In The Last 150 Years, Human Activity Has Increased Atmospheric Hydrogen Levels By Over 70 Percent.


In the Earth’s atmosphere, molecular hydrogen levels increased between 1852 and 2003 by up to 550 parts per billion, according to researchers at the University of Colorado Boulder and UC San Diego.

Human activity has led to an increase of over 70 percent in molecular hydrogen (H2) levels in the atmosphere in the last 150 years.

From 1852 to 2003, a study by researchers from the University of Colorado Boulder and UC San Diego found an increase in molecular hydrogen levels trapped in Antarctic ice.

Researchers have presented their conclusions in the publications of the National Academy of Sciences. As a lead author of the paper, John Patterson says ice sheets above perennial snowpack provide a highly accurate depiction of the period’s atmospheric composition. Scientists have used paleoatmospheric reconstructions of hydrogen levels to better understand human emissions since the Industrial Revolution.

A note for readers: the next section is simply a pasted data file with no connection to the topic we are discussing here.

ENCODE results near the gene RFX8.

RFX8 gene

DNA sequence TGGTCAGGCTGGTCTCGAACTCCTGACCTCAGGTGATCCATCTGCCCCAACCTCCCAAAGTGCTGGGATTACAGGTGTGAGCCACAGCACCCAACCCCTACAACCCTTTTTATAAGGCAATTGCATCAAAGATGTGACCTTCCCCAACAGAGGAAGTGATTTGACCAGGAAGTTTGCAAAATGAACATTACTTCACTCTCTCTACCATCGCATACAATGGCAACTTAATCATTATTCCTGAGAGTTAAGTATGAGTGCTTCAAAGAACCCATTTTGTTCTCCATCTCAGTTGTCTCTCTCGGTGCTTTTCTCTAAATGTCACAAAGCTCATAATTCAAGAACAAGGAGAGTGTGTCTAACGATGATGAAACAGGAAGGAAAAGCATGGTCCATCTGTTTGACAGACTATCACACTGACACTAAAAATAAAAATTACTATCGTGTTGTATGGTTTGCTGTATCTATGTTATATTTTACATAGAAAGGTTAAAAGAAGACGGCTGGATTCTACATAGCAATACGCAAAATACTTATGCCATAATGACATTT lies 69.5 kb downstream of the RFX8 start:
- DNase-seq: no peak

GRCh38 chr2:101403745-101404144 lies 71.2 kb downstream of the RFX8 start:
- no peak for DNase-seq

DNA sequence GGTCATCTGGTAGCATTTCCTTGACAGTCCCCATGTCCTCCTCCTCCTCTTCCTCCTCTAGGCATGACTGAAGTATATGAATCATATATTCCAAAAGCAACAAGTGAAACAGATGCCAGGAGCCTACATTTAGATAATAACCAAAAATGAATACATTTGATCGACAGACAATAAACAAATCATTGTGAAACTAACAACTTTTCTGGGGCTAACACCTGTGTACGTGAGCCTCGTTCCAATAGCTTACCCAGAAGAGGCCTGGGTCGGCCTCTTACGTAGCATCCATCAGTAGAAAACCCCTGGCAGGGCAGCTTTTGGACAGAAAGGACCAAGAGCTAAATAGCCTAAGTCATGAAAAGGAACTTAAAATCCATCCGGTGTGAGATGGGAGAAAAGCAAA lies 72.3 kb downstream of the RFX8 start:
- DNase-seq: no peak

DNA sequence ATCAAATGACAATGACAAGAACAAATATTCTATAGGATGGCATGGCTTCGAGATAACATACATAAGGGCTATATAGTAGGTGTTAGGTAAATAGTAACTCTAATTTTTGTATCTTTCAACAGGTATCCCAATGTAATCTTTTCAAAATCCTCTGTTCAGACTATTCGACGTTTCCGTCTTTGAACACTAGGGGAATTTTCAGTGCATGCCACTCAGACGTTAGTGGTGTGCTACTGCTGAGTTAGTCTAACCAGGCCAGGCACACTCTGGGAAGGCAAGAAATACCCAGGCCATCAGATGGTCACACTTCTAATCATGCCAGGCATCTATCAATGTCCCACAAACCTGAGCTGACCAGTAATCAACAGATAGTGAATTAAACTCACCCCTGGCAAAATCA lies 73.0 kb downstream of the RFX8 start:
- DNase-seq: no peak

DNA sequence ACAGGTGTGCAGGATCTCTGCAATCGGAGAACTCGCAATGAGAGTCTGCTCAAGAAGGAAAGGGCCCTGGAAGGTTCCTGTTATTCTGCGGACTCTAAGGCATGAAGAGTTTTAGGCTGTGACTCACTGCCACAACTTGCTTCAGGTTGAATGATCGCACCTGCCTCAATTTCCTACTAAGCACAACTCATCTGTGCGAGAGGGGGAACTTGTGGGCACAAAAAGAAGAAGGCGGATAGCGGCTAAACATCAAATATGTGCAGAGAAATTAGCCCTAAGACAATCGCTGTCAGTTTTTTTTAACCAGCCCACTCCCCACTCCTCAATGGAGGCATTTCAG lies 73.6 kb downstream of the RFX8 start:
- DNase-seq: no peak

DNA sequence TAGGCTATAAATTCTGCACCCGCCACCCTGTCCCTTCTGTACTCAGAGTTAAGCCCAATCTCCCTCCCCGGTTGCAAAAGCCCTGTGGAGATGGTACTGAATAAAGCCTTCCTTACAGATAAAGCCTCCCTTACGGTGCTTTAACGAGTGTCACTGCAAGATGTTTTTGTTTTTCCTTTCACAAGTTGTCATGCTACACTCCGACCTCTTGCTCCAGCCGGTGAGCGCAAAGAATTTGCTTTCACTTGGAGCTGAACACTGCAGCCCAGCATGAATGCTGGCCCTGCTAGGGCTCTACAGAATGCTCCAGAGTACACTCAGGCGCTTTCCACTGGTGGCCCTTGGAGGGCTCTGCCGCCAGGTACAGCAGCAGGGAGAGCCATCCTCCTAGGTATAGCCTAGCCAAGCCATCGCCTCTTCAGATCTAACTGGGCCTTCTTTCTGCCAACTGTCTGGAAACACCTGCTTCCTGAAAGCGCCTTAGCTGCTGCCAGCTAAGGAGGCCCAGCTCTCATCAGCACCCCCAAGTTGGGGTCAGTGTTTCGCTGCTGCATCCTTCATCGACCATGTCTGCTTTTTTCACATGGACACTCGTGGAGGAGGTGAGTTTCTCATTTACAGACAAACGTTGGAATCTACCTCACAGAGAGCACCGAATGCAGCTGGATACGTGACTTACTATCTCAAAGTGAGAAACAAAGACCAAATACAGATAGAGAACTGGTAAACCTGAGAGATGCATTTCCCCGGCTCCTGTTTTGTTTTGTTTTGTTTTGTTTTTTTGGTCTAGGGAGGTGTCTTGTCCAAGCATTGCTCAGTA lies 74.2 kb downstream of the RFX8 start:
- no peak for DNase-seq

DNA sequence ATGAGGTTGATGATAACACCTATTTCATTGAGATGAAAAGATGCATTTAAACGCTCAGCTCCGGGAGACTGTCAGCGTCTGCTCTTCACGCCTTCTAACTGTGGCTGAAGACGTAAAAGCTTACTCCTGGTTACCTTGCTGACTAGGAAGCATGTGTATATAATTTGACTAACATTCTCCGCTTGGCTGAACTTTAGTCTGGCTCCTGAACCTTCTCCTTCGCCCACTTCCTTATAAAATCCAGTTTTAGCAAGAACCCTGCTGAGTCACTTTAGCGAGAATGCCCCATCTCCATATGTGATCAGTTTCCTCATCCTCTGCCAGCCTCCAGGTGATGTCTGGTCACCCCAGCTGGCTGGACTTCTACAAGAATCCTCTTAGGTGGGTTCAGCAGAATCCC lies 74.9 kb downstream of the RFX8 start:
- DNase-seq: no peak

Hydrogen is not a greenhouse gas, so it doesn’t contribute to global warming on its own. However, the abundance of hydrogen in gaseous form can indirectly affect the distribution of ozone and methane. Global warming is primarily caused by carbon dioxide, methane, and ozone. Thus, excessive molecular hydrogen in the atmosphere contributes indirectly to climate change.

Human activity usually generates molecular hydrogen through the combustion of fossil fuels and biomass. The production of industrial formaldehyde, which is used for industrial resins, coatings, and more, is also a significant contributor to the formation of molecular hydrogen.

The Previous Study has revealed the indirect impact of the hydrogen economy on the environment. According to Patterson, despite tighter regulations on fossil fuel emissions leading to decreased carbon monoxide emissions, molecular hydrogen emissions have continued to increase. There might be a source of molecular hydrogen that we have ignored.

Another research has shown that hydrogen emissions increased consistently between the years 2000 and 2015. Underestimating emissions from leakage in industrial processing may also explain the discrepancy. Patterson estimates that emissions from industrial processes could be significant.

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